When I asked respected teachers how I could forgive him, they told me forgiving others was simply a decision. They said I could simply decide to forgive him and let go of the past. I did my best to follow their instructions, but I found that I had to forgive him again and again in the process of my growth. There were so many ways that he had influenced my life and impacted me with low self-esteem and self-worth.


Over time, as I worked through the feelings of how he had affected me, I grew to a point where I could feel that I was truly a good person and that I had value and worth as a human being. I remember how freeing it felt when I first learned the famous quote from the ancient ‘Desiderata,’ which says, “You are a child of the Universe, no less than the trees and the stars. You have a right to be here!”


As I regained my sense of SELF that my father had stolen from me, it became much easier to let go of the emotional pain and forgive him for what he had done. Although he never understood how he had affected my life, I eventually came to a place of compassion and understanding for him.


Forgiveness or Denial?


Later, as a psychotherapist, I came to understand that there’s a real problem with many traditional teachings about forgiveness. I learned that because how we are treated as children does affect our self-esteem and self-worth, deciding to forgive too soon can actually become a form of denial.


Many clients who have walked through my counseling doorway have told me that their parents were neglectful or abusive, but went on to say “It’s not a problem anymore, because I forgave them.” They saw no reason for talking about their childhood, because “It’s in the past.”


What I’ve found is that when you decide to forgive from your mind, and you don’t give yourself the chance to process the feelings of how you were treated in childhood; you’ll continue to UNCONSCIOUSLY blame yourself or believe that what happened was your fault.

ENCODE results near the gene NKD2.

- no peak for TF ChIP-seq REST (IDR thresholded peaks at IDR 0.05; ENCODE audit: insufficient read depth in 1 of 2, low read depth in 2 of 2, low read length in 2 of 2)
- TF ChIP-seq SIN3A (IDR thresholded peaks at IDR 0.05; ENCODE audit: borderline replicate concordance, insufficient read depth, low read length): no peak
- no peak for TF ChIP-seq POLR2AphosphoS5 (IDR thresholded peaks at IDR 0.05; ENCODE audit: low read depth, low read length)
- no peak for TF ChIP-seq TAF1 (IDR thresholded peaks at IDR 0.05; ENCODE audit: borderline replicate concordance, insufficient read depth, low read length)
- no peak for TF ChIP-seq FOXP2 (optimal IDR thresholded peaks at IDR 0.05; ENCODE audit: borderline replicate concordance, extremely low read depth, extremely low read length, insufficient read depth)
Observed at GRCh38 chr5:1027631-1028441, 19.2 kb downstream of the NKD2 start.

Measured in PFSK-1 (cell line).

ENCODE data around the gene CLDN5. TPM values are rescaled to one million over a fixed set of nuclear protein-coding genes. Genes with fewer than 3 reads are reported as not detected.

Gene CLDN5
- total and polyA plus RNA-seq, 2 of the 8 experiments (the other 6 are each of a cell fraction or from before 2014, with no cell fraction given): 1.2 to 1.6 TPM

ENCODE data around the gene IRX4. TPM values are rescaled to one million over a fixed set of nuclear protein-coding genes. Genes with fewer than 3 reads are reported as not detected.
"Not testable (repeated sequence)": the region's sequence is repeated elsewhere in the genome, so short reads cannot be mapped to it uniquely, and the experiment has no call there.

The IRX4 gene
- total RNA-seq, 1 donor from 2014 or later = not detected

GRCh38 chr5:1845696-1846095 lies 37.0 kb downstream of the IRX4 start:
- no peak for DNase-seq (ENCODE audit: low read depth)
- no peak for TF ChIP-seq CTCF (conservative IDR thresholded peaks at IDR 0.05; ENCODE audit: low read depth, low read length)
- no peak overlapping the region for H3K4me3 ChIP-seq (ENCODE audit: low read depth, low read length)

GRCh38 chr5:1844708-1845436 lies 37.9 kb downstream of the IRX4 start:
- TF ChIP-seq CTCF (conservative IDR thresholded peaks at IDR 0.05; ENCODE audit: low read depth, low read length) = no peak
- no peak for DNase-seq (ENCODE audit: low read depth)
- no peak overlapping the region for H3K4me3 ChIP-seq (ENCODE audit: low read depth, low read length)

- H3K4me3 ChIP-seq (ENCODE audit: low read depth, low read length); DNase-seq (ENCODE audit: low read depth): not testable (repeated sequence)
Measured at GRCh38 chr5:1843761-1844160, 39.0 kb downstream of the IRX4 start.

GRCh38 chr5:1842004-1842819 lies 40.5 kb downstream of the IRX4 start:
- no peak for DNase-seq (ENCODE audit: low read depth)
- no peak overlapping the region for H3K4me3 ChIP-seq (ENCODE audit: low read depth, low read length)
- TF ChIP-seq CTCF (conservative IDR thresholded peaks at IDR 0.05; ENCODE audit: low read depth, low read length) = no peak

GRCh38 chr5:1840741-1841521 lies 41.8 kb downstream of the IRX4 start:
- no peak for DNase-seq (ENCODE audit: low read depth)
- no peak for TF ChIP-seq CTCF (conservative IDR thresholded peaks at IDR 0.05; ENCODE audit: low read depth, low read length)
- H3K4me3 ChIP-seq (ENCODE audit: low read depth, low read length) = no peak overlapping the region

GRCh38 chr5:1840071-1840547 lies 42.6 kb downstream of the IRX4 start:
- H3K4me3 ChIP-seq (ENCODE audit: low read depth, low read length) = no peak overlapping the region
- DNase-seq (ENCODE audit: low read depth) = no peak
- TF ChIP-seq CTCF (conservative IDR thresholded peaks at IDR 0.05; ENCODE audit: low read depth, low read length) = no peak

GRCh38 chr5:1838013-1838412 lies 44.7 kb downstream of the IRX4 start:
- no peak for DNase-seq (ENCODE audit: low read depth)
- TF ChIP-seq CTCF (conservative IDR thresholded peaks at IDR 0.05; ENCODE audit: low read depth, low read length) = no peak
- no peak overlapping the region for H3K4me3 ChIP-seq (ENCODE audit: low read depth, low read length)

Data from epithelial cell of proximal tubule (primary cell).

If you were treated abusively or disrespectfully back then, you will probably continue to allow disrespect and abuse in your current life. The great psychologist Carl Jung said, “”Until you make the unconscious conscious, it will direct your life and you will call it fate.”


The emotional patterns you learned from the way you were treated generally continue in your adult life until you become aware of what you are doing and why you are doing it. If you want to stop those patterns from constantly replaying today, you need to let yourself feel the emotional pain of what happened in childhood and release it.


True forgiveness happens naturally when your authentic feelings are processed and released.


When It’s Hard to Forgive


When it’s hard to forgive someone in your present life, it’s generally because that present day person is triggering your unresolved feelings from childhood. If you let yourself think about or write about what you would like to say to the person in the present, often it’s the same thing you needed to say to someone in childhood who hurt you deeply.


For example, my friend was talking about a co-worker who is always disrespectful to her. When we explored her feelings further, she realized that that was exactly the same feeling she had with her mother as a child.


My friend had always wanted to be respected, valued and appreciated by her mother. I suggested that she write letters (that she doesn’t send) first to the co-worker and then to her mother, expressing her feelings, so that she can finally release them and let them go.